Disability Insurance Blog

Planning the financial future? Don’t forget long-term disability

long term disability

Wednesday, October 11th, 2017

Many people in Garden City have taken steps to protect their financial futures. They’ve saved for retirement and purchased life insurance policies in case they died young. However, one aspect of financial planning that sometimes goes forgotten is planning for the possibility that one will have to leave the workforce early due to a disability.

This is unfortunate, as many people may find that if they are unable to earn an income, they quickly go through what savings they have, if any. Moreover, applying for federal disability benefits can take years, and even once they are awarded they may not be sufficient to meet all of a person’s financial needs. Therefore, planning for one’s financial future should include planning for long-term disability.

Sometimes a person has long-term disability insurance coverage through their employer. Sometimes the employer will pay the premiums for such coverage, or at least provide workers with heavy subsidies. In fact, these days even those who do not receive such coverage from their employer, are independent contractors or are self-employed can obtain long-term disability insurance, if they can show they have a stable income.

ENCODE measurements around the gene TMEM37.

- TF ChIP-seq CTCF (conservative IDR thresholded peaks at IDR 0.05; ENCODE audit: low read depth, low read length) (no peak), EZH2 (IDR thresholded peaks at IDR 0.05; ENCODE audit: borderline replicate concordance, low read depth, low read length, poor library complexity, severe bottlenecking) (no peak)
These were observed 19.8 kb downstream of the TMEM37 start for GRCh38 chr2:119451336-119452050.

That being said, even if a person does have long-term disability insurance through work, it may only cover a certain percentage of their income, which could still lead to financial difficulties. For example, some policies only cover up to 60 percent of what a person earns, and these benefits will be taxed if it is the worker’s employer who covers the premiums. Moreover, there may be monthly benefit caps as well.

However, a person can purchase supplemental long-term disability insurance to increase the benefits they would receive if they became disabled. These policies can provide a higher percentage of coverage and the monthly cap can be higher as well. And, if the individual is the one responsible for paying premiums, the benefits they receive won’t be taxed. However, any long-term insurance policy will not cover 100 percent of a person’s income.

It is important to understand what your long-term disability insurance benefits will cover based on the type of disability and a person’s occupation. In the end, those who have more questions about long-term disability or who believe they have been denied benefits they are rightfully entitled to may want to bring their concerns up to an attorney, who can provide legal advice.

Source: Kiplinger, “Why You Need Disability Coverage,” Kimberly Lankford, March 2017